GALLAGHER SAYS: "The assistant is there to see who is the aggressor. The interesting thing with retrospective action is for an action unseen by any of the four match officials. If the FA ask if any of them saw it and they say yes, they can't take action. What you would like to consider is if he had seen that, he is duty bound to flag that up to the referee.
"We have to think he has looked to see who has come a long way, who has been the instigator, who has got involved and who is being aggressive and who is being a peacemaker. In a lot of those instances there, the person might appear in a still photo to be pushing and shoving but he's actually trying to stop things. Simon Beck has gone there to take up that position but we don't really know what he has seen. It's only when the FA speaks to him that what he saw will come out."
INCIDENT: Diego Costa and Kyle Walker clash
SCENARIO: Chelsea are attacking on the left flank with Costa in possession and he uses good upper body strength to cut into the penalty area under severe pressure from Walker, who is being equally physical. Walker does enough to stop Costa from taking the ball any further and the two fall over, tangling with each other for a few seconds on the ground before getting back up. Clattenburg specifically hangs back to keep observing the incident from close range before choosing not to take any action.
GALLAGHER SAYS: "I think the referee is so close that he's the best judge of this. He was what? Six or seven yards away? That's one thing the referee did - any incident that happened, he was right there and you can see from the way he has walked away, it would imply he didn't feel any action was needed. I don't think that was a particularly nasty one."
INCIDENT: Erik Lamela appears to stand on Cesc Fabregas' hand
SCENARIO: Fabregas is down on his hands and knees in front of the Tottenham technical area when Lamela - already on a yellow card by this point - appears to stand on the Spaniard's hand. Fabregas reacts by writhing in obvious pain, with Lamela turning and looking intolerant at the way he has acted.
GALLAGHER SAYS: "The pictures are quite damning, aren't they? We can all see what has happened. The interesting thing is that when you see it again, Simon Beck - the assistant referee - is looking straight through the incident and he hasn't picked it up. At the point when Mark Clattenburg went over to ask him, if he says he hasn't seen it, then that's a possible case the FA can refer to. If he says he has seen it, again it's case closed. What I would say is if he has seen it, you would expect him to flag it up to the referee and for the referee to act upon it."
INCIDENT: Eric Dier is booked for fouling Eden Hazard
SCENARIO: Hazard is trying to make progress across the field from left to right and Dier comes across him, timing his tackle badly and taking the Belgian out with his left foot. Clattenburg issues a yellow card to the Tottenham player.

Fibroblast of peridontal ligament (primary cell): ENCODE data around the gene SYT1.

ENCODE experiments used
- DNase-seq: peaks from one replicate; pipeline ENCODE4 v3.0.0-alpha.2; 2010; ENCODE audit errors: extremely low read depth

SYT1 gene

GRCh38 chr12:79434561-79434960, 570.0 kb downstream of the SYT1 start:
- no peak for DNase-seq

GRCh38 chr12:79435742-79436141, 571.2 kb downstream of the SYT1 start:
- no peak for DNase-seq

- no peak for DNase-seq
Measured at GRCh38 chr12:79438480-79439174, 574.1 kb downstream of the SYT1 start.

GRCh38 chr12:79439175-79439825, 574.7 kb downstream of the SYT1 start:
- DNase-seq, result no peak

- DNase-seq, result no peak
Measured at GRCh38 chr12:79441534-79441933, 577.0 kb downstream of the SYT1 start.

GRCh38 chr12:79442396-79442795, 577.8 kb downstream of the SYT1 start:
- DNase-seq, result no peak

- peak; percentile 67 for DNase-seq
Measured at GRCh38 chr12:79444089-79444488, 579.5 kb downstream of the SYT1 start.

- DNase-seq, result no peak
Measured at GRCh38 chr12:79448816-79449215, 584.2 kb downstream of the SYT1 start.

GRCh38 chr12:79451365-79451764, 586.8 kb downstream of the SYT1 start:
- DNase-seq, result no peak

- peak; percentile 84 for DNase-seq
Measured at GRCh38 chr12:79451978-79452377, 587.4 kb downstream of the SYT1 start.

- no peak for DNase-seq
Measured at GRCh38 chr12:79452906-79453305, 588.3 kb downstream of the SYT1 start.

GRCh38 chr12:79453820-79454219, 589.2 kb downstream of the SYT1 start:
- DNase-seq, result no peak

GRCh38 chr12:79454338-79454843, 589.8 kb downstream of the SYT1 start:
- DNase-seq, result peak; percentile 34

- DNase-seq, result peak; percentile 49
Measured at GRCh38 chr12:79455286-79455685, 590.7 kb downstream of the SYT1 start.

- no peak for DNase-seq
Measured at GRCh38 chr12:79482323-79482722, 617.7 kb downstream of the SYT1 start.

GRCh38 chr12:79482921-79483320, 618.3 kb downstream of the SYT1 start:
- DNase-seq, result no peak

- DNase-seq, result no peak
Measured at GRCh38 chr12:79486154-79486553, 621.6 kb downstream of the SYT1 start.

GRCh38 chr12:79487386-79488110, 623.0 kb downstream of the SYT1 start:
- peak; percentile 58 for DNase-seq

GALLAGHER SAYS: "I think it is a yellow card. A lot of people have said to me it's more than that but when you see it again, it's a yellow card. It was reckless but nothing more."
INCIDENT: Eric Dier avoids a booking for his tackle on Cesc Fabregas
SCENARIO: Lamela loses possession and a loose ball breaks with Fabregas and Dier both pursuing it. Fabregas gets a touch on it first and plays a pass towards Hazard, before Dier comes in and tackles with his left foot, connecting with Fabregas' right ankle after the ball has been played. Clattenburg waves play on to allow Chelsea the advantage they have in possession and Ryan Mason takes Hazard out, earning himself a booking.
GALLAGHER SAYS: "You can't defend Dier here. I really don't know what was on the referee's mind here because this is the one decision of the night I can't understand. It's such a bad tackle and the referee is looking straight at it but he chooses to play on. I think that's very unwise and he (Dier) could easily have got a red card for that. The fact he's already got a yellow card means he's going to get sent off but it doesn't happen. The referee plays the advantage but if you're going to send somebody off, just stop the game because if you do that, that's the end of it. If you play on, you then have the subsequent act, another yellow card and possibly a red too. It could all have been put to bed early on. The mantra of the referee and how we're taught is if you see an offence where a player's going to be dismissed from the field, just blow your whistle because then there is no argument whatsoever. Why stop play to send off two players when you can stop it in the first place and send off one? When the referee plays an advantage, there's only one person taking a risk and that's the referee."
INCIDENT: Players and staff from both teams clash approaching the tunnel after the full-time whistle
SCENARIO: As players from both sides leave the pitch, a mass fight breaks out. A number of figures including Tottenham manager Pochettino, left-back Rose and Chelsea's Costa are caught up in it. Chelsea manager Guus Hiddink - trying to act as a peacemaker and get his players off the pitch - is also pushed backwards and falls down a couple of stairs.
GALLAGHER SAYS: "The referee's jurisdiction still applies here, definitely, and if you watch the pictures, he's at the back monitoring and his assistants are doing the same. What they're doing is keeping an eye so they can make their own notes and then once they were back in the dressing room, they will have discussed what they saw. The big thing here is to say 'I've seen this and I've seen that but you must look at the DVD to see what I can't see.' There's a fair chance none of the match officials will know who pushed Hiddink or what happened in that situation because they could only see the people at the back."